Access

You are not currently logged in.

Access JSTOR through your library or other institution:

login

Log in through your institution.

If You Use a Screen Reader

This content is available through Read Online (Free) program, which relies on page scans. Since scans are not currently available to screen readers, please contact JSTOR User Support for access. We'll provide a PDF copy for your screen reader.
Journal Article

Citizen Oversight and the Electoral Incentives of Criminal Prosecutors

Sanford C. Gordon and Gregory A. Huber
American Journal of Political Science
Vol. 46, No. 2 (Apr., 2002), pp. 334-351
DOI: 10.2307/3088380
Stable URL: http://www.jstor.org/stable/3088380
Page Count: 18
Were these topics helpful?
See somethings inaccurate? Let us know!

Select the topics that are inaccurate.

Cancel
  • Read Online (Free)
  • Subscribe ($19.50)
  • Add to My Lists
  • Cite this Item
Since scans are not currently available to screen readers, please contact JSTOR User Support for access. We'll provide a PDF copy for your screen reader.
Citizen Oversight and the Electoral Incentives of Criminal Prosecutors
Preview not available

Abstract

Popular wisdom suggests that only by securing convictions can elected prosecutors cultivate the perception that they are tough on crime. This article considers why voters might use conviction rates to evaluate prosecutors and whether justice is subverted as a consequence. Citizens lack information about individual cases and prosecutor behavior. We model voter oversight of prosecutors in light of these difficulties. Voters use the promise of reelection given observed outputs to induce prosecutors to reduce uncertainty through investigation and subsequently to punish the guilty and free the innocent. The model demonstrates that an optimal voter strategy is always to reelect prosecutors who obtain convictions. Most importantly, even voters who most fear wrongful convictions should reward success at trial. Voter attitudes and beliefs instead influence rewards for cases concluded out of court, including plea bargains. Finally, we derive sanctions necessary to prevent prosecutors from suppressing evidence when doing so is politically tempting.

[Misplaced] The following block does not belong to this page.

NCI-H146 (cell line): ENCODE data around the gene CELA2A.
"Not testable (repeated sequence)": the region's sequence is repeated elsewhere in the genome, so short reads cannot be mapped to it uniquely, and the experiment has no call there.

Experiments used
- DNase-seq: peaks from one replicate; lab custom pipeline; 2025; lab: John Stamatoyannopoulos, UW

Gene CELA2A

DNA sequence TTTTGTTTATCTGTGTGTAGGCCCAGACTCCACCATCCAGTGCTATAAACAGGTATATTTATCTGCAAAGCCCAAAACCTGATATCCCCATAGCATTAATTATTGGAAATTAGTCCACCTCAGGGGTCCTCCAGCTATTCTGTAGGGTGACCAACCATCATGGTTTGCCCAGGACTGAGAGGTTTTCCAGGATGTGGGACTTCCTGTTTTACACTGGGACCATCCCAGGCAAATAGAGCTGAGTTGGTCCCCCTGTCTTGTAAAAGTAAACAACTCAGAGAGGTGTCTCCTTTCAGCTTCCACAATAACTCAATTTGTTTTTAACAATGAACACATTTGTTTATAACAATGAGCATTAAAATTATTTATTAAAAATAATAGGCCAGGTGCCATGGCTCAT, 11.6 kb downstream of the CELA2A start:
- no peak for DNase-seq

Page Thumbnails

  • Thumbnail: Page 
334
    334
  • Thumbnail: Page 
335
    335
  • Thumbnail: Page 
336
    336
  • Thumbnail: Page 
337
    337
  • Thumbnail: Page 
338
    338
  • Thumbnail: Page 
339
    339
  • Thumbnail: Page 
340
    340
  • Thumbnail: Page 
341
    341
  • Thumbnail: Page 
342
    342
  • Thumbnail: Page 
343
    343
  • Thumbnail: Page 
344
    344
  • Thumbnail: Page 
345
    345
  • Thumbnail: Page 
346
    346
  • Thumbnail: Page 
347
    347
  • Thumbnail: Page 
348
    348
  • Thumbnail: Page 
349
    349
  • Thumbnail: Page 
350
    350
  • Thumbnail: Page 
351
    351